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The Sutton Trust report on how parents behave to get children into their chosen school.

The Sutton Trust report on how parents behave to get children into their chosen school.

In 2013 the Sutton Trust published Parent Power?a landmark piece of work authored by Prof Becky Francis and Prof Merryn Hutchings demonstrating how social class influences parents’ ability to support their children in their schooling. Five years later Parent Power 2018 revisits the cultural and financial resources parents use to boost their children’s chances of educational success.




  • When choosing what school to send their child to, parents with higher socioeconomic backgrounds were more likely to attend open days, read Ofsted reports, speak to parents at the school, read league tables and consult local authority or other education websites.
  • Parents in lower socioeconomic groups were more likely to indicate that the cost of travel, and potential extra financial costs such as uniforms, played a significant role in their decision making. Over half of working class parents (56%), compared to 34% of professional parents.
  • Just one in five parents (20%) reported that they were familiar with Progress 8, the Department for Education’s new headline measure for school league tables.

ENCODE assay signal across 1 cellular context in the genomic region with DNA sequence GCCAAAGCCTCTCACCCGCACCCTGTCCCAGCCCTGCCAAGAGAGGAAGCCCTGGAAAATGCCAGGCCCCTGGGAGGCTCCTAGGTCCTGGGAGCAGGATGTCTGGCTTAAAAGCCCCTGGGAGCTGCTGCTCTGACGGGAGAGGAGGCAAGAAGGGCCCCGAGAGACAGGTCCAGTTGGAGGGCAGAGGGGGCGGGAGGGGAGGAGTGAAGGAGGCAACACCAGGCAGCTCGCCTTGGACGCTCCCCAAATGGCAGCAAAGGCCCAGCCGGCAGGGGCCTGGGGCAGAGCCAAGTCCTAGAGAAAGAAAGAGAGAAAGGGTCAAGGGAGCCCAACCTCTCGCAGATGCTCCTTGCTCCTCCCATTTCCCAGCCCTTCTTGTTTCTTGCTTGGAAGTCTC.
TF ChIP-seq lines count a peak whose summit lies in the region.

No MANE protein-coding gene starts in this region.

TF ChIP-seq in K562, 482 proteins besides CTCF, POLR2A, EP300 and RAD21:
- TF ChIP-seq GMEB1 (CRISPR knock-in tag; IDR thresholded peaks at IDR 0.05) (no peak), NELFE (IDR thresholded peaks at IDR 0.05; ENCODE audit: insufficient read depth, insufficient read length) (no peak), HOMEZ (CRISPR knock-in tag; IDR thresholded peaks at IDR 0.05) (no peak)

• Parents in higher socioeconomic groups were much more likely to report a variety of strategies to gain access to their preferred school, such as moving to an area with good schools or to a specific catchment, along with employing private tutors for entrance tests.
  • Almost 1 in 3 (30%) of parents from higher socioeconomic backgrounds personally knew a parent who used ethically dubious strategies, such as buying or renting a second home in a catchment area, or using a relative’s address to gain access to a particular school.
  • Parents from higher socioeconomic backgrounds were five times more likely to report that their children had received private tuition. 31% of professional parents, compared to 6% of working class parents.
  • Two in five (39%) of school leaders say that extra financial contributions requested by their school have increased in the last two years. This is reflected in the views of parents, with half of parents (49%) say their school has asked them for an extra financial contribution in the last twelve months. Schools across the socioeconomic spectrum are facing substantial budgetary challenges, but those with more affluent parents are able to draw on those financial resources as a buffer, with higher class parents more likely to report they had been asked for contributions.
  • Young people from professional households were more likely to take part in extracurricular activities. This reflects cultural capital, but also financial resources in the home, as those in lower social groups were more likely to take part in activities that didn’t need to be paid for, 25% of working class parents, compared to 20% of professional parents.


Read the full report.


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